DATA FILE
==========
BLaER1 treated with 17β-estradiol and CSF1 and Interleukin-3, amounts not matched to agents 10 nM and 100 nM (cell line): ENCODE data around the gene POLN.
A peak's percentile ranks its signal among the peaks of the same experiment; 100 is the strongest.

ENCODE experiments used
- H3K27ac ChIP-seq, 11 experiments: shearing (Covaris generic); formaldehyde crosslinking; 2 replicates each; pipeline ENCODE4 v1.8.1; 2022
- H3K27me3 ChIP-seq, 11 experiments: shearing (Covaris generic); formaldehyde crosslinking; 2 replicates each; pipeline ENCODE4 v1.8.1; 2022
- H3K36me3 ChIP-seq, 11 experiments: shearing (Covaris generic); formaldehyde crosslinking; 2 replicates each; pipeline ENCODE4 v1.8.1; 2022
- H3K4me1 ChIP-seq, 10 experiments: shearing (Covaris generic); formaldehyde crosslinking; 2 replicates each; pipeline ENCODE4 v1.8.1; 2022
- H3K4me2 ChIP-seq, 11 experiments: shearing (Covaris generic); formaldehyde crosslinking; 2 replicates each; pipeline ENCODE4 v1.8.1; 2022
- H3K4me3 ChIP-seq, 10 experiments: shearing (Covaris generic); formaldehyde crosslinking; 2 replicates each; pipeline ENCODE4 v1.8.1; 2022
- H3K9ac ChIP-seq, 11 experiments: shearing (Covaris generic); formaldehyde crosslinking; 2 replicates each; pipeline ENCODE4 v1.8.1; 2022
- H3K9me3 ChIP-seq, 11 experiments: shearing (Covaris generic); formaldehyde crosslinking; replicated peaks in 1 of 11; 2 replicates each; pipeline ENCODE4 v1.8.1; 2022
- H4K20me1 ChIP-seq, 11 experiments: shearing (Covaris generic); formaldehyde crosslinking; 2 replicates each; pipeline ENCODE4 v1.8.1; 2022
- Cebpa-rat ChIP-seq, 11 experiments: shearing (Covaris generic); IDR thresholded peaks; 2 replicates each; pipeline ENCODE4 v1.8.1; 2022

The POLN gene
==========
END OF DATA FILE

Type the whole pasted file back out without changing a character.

BLaER1 treated with 17β-estradiol and CSF1 and Interleukin-3, amounts not matched to agents 10 nM and 100 nM (cell line): ENCODE data around the gene POLN.
A peak's percentile ranks its signal among the peaks of the same experiment; 100 is the strongest.

ENCODE experiments used
- H3K27ac ChIP-seq, 11 experiments: shearing (Covaris generic); formaldehyde crosslinking; 2 replicates each; pipeline ENCODE4 v1.8.1; 2022
- H3K27me3 ChIP-seq, 11 experiments: shearing (Covaris generic); formaldehyde crosslinking; 2 replicates each; pipeline ENCODE4 v1.8.1; 2022
- H3K36me3 ChIP-seq, 11 experiments: shearing (Covaris generic); formaldehyde crosslinking; 2 replicates each; pipeline ENCODE4 v1.8.1; 2022
- H3K4me1 ChIP-seq, 10 experiments: shearing (Covaris generic); formaldehyde crosslinking; 2 replicates each; pipeline ENCODE4 v1.8.1; 2022
- H3K4me2 ChIP-seq, 11 experiments: shearing (Covaris generic); formaldehyde crosslinking; 2 replicates each; pipeline ENCODE4 v1.8.1; 2022
- H3K4me3 ChIP-seq, 10 experiments: shearing (Covaris generic); formaldehyde crosslinking; 2 replicates each; pipeline ENCODE4 v1.8.1; 2022
- H3K9ac ChIP-seq, 11 experiments: shearing (Covaris generic); formaldehyde crosslinking; 2 replicates each; pipeline ENCODE4 v1.8.1; 2022
- H3K9me3 ChIP-seq, 11 experiments: shearing (Covaris generic); formaldehyde crosslinking; replicated peaks in 1 of 11; 2 replicates each; pipeline ENCODE4 v1.8.1; 2022
- H4K20me1 ChIP-seq, 11 experiments: shearing (Covaris generic); formaldehyde crosslinking; 2 replicates each; pipeline ENCODE4 v1.8.1; 2022
- Cebpa-rat ChIP-seq, 11 experiments: shearing (Covaris generic); IDR thresholded peaks; 2 replicates each; pipeline ENCODE4 v1.8.1; 2022

The POLN gene